Fall is some of the most exciting fishing on Lake Lanier. The large schools of striped bass & spotted bass start schooling on top and topwater lures are the tactic of choice. Some of these schools will have several hundred fish in them and will be very visible from long distances. The local term for this fishing is “Combat Fishing!”
The Main lake humps and points still holding some very nice groups of spotted bass. Target these areas that are 15 to 30 feet deep, on the main lake or back in the creeks.
Brush or docks with brush remain the structure of choice. Look for the Crappie to suspend over the brush 6 to 10 feet.
*Soft plastic baits
Deep water patterns that are still producing.
Stripers move into the creeks and up on the submerged islands and points.
*Pulling the umbrellas over the submerged islands has been a strong technique. The Captain Mack’s 4 arm 3 oz. buck tail rig, pulled 140 to 160 feet behind the boat has been a good combo. *Herring on the down rod or under a floating down line are also very effective. Adjust your depth to the depth of the bottom or based on where the sonar shows the greatest activity.
*Tossing a free lined Herring off the stern is also a good addition, weighting it down with a small split shot is even better.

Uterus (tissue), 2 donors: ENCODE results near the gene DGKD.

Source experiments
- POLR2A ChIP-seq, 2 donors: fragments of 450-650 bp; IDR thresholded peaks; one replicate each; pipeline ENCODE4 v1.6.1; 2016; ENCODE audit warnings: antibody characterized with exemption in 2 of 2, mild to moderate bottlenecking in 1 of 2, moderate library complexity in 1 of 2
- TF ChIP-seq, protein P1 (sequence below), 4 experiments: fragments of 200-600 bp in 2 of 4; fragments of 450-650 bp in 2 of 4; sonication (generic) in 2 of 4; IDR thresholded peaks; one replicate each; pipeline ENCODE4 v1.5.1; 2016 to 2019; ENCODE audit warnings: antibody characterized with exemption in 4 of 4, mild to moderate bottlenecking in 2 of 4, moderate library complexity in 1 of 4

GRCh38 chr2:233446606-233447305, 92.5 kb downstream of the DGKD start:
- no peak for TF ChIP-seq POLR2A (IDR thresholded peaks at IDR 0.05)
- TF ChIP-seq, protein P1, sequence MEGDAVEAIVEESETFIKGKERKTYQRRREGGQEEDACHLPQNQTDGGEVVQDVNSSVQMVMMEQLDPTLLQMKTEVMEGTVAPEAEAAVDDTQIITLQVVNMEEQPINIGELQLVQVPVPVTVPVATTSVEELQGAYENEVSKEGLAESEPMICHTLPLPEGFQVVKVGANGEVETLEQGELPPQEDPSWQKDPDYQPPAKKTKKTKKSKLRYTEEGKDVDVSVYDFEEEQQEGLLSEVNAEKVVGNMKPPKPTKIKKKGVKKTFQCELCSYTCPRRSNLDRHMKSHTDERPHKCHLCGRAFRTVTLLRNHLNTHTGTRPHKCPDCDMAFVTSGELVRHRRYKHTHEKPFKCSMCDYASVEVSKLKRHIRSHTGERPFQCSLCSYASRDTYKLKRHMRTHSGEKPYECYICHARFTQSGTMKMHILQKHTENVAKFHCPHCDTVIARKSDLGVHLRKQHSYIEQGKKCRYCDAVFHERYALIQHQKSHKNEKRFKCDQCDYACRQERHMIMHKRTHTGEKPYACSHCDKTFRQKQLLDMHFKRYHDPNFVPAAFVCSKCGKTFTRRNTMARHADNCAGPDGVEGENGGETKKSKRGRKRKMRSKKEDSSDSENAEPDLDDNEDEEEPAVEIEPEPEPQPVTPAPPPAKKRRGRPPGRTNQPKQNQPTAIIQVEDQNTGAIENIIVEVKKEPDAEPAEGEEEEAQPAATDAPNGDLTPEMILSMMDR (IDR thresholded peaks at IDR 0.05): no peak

Another pattern that is also very effective in October is night fishing. This after hour’s pattern is historically best with water temp from 75 degrees falling down to 60 degrees. Target shallow sand bars, saddles between islands, or flat shallow points.
*Long A Bombers - blue, silver, pink
About the author:
Tom Branch, Jr. is a freelance outdoor writer and prostaffer for Bass Pro Shops Outdoor World in Lawrenceville, GA. He retired as a Lieutenant/Paramedic/Firefighter with Gwinnett County Fire, GA after 29 years of service in 2013. He is currently a contracted employee with NAVICO/Lowrance working as the Southeastern Prostaff Coordinator. He has been working in the Outdoor Industry for over 20 years. He and his beautiful wife, Kim live north of Atlanta near Braselton, GA with their lab Jake. They volunteer with Operation One Voice (501c3) (www.operationonevoice.org)